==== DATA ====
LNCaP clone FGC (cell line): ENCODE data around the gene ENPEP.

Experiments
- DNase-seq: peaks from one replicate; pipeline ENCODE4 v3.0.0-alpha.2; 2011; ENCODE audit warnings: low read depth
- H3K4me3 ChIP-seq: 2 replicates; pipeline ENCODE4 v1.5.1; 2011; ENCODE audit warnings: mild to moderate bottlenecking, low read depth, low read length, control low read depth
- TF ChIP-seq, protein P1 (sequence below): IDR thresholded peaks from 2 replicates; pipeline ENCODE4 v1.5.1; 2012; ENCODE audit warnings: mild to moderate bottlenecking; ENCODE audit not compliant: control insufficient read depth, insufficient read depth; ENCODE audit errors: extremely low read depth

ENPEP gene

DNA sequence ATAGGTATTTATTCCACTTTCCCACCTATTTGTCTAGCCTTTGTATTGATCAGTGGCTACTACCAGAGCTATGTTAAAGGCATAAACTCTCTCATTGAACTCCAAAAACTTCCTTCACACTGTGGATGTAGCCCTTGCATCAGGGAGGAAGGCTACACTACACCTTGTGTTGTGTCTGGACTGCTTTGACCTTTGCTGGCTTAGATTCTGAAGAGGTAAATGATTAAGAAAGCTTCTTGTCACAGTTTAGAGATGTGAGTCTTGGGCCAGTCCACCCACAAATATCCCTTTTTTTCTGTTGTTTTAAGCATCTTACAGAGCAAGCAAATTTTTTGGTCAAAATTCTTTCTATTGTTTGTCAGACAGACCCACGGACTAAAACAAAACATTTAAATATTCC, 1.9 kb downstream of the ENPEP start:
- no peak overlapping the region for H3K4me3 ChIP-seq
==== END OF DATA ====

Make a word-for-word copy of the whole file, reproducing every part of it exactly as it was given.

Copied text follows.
LNCaP clone FGC (cell line): ENCODE data around the gene ENPEP.

Experiments
- DNase-seq: peaks from one replicate; pipeline ENCODE4 v3.0.0-alpha.2; 2011; ENCODE audit warnings: low read depth
- H3K4me3 ChIP-seq: 2 replicates; pipeline ENCODE4 v1.5.1; 2011; ENCODE audit warnings: mild to moderate bottlenecking, low read depth, low read length, control low read depth
- TF ChIP-seq, protein P1 (sequence below): IDR thresholded peaks from 2 replicates; pipeline ENCODE4 v1.5.1; 2012; ENCODE audit warnings: mild to moderate bottlenecking; ENCODE audit not compliant: control insufficient read depth, insufficient read depth; ENCODE audit errors: extremely low read depth

ENPEP gene

DNA sequence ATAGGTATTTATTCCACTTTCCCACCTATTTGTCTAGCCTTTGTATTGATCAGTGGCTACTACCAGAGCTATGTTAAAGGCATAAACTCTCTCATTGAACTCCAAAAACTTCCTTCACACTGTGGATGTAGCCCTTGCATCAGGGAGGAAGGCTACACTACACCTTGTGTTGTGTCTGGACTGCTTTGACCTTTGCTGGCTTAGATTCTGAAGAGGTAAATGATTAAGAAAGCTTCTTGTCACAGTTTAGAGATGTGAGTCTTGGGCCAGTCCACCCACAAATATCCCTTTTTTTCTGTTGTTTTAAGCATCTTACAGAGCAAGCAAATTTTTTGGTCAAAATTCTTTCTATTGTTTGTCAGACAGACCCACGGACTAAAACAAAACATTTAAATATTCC, 1.9 kb downstream of the ENPEP start:
- no peak overlapping the region for H3K4me3 ChIP-seq